Is domestic water competition dead?
The benefits of introducing competition to the domestic water market were an industry talking point before the general election. But does a minority government make continued debate pointless, asks Lois Vallely.
For at least two years, a cloud of ambiguity has hovered over domestic reform in the water retail sector, and the shock result of the general election has done nothing to dispel this uncertainty.
In a tighter run race than most had expected, the water sector has narrowly escaped renationalisation under Labour – for now. However, Tory plans for domestic retail competition are still yet to be confirmed or disregarded.
Behind the scenes before the election, many market participants had come to think of domestic competition is inevitable – the sector is the glaring omission to consumer choice in utilities they reasoned.
But with no clear government line on the proposal, a definitive timeline for opening the market was lacking and prompted Ofwat chief executive Cathryn Ross to push government for a “swift decision”.
In the wake of the election results, Lord Redesdale, chief executive of new entrant The Water Retail Company, said domestic competition is “dead in the water”. It’s a strong statement, and there has so far been little to gainsay it.
The domestic reform idea was first floated in 2015 by then chancellor George Osborne. Since then, little information has come from the Department for the Environment, Food and Rural Affairs, aside from a few murmurings in March from water minister Therese Coffey that it is “still on the agenda”.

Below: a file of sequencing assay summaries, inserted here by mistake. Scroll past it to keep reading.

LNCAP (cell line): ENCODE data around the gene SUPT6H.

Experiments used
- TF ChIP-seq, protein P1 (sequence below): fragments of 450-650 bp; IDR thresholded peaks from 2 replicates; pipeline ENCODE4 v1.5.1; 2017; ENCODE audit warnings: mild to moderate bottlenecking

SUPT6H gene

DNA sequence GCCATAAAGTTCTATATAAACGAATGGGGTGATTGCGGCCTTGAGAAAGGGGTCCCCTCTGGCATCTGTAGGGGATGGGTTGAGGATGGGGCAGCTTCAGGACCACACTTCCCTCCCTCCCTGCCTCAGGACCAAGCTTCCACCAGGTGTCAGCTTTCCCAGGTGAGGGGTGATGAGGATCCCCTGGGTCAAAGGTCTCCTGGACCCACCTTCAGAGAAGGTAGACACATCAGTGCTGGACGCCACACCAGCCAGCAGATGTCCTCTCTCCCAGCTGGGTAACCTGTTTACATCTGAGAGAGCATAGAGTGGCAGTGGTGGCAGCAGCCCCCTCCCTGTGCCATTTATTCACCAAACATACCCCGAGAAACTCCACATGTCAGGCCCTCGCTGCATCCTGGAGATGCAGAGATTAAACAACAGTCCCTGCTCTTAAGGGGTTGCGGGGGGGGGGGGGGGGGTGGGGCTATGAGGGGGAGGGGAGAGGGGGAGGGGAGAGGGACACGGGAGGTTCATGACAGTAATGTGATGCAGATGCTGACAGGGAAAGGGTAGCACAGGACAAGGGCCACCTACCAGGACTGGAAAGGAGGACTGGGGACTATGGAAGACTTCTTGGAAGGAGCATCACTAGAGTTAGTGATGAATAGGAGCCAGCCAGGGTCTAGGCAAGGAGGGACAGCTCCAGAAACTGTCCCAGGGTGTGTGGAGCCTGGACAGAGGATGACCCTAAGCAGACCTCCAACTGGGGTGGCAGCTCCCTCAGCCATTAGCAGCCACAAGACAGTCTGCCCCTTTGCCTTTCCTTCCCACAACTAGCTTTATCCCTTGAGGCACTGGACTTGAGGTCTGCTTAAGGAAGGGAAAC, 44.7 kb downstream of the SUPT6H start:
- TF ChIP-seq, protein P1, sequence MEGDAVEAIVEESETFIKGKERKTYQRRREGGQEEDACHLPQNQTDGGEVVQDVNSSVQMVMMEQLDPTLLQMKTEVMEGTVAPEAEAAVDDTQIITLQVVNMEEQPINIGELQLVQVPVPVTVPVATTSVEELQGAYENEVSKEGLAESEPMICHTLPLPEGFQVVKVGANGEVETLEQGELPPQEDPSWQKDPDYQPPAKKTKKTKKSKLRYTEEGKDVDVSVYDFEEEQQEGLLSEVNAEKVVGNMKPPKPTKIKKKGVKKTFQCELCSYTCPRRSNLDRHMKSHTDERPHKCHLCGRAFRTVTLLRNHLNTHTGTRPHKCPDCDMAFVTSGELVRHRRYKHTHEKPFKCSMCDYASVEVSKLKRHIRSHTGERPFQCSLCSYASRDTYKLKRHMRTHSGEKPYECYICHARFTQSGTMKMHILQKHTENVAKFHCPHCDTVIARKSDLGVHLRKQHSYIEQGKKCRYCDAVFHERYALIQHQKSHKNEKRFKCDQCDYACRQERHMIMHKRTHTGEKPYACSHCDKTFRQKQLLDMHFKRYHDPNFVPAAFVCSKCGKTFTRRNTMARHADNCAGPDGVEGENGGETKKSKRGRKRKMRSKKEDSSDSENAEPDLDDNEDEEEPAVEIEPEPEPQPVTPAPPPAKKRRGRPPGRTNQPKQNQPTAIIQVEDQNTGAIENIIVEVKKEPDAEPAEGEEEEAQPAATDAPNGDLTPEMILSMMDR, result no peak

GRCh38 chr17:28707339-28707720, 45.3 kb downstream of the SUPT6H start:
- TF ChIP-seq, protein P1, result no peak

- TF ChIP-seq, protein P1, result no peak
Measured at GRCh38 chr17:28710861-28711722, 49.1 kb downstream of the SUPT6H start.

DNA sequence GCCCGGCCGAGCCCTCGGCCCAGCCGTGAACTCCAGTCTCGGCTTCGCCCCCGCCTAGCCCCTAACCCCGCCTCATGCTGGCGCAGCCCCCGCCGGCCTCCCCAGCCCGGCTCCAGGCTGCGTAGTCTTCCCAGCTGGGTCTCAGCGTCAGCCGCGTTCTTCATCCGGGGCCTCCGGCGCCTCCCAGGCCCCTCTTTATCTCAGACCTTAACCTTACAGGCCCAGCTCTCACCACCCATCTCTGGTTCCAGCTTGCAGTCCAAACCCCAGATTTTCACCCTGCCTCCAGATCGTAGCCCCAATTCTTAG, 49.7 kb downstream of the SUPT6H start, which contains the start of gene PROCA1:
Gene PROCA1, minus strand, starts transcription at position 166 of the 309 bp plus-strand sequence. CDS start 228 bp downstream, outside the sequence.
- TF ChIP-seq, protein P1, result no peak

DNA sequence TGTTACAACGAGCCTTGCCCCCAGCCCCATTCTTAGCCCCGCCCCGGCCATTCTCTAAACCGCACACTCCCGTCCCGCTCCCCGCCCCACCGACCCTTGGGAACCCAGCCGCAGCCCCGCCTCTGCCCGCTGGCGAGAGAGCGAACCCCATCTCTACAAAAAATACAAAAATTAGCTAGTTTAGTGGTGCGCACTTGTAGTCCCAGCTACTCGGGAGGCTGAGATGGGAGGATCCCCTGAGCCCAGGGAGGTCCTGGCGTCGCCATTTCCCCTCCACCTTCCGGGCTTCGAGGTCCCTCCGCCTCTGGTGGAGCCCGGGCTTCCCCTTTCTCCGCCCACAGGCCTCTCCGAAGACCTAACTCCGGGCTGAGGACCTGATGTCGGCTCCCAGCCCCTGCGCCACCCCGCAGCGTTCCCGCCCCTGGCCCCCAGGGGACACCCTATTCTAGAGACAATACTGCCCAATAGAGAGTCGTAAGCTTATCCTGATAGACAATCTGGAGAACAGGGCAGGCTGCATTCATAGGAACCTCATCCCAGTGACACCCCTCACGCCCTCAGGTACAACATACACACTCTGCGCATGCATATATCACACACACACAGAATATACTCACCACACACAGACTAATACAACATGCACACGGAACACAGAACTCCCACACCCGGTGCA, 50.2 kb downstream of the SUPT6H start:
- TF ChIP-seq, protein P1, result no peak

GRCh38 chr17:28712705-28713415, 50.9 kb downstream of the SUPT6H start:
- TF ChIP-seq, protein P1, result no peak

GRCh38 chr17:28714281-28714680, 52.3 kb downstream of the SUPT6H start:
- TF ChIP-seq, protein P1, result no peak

It is understandable that water competition is not currently at the top of government’s agenda. It is faced with the rather more pressing matter of beginning Brexit negotiations as a minority government.
And is competition in the domestic water market even a good idea? Calculations of consumer savings have so far shown meagre potential and the closest market comparator – energy – has failed to inspire political or public confidence in its competitive structure. A price cap and other interventions loom.
Additionally, Redesdale outlined two major problems with competition in the domestic market. One: the non-household market has, to date, shown that small margins make competitive water retail business cases difficult to build. And two: there’s not going to be the legislative will or time to deliver it.
Striking a more pro-market pose however, Bristol Water’s chief executive Mel Karam, told delegates to Utility Week Live last month that the benefits the energy sector has experienced from retail competition are a good lesson for water and that he would personally welcome domestic, if it was combined with a liberal water trading market.
And despite the modest consumer savings forecast by Ofwat in its cost-benefit review, Southern Water has predicted that bundling could magnify the consumer benefits of a fully open water market. Analysis conducted by Economic Insight suggested savings could be as high as £150 per year per household, if water were to be parcelled up with energy and broadband services
So, is domestic competition dead? Despite a seeming crisis of confidence in competition in its traditional Conservative heartland, maybe not yet.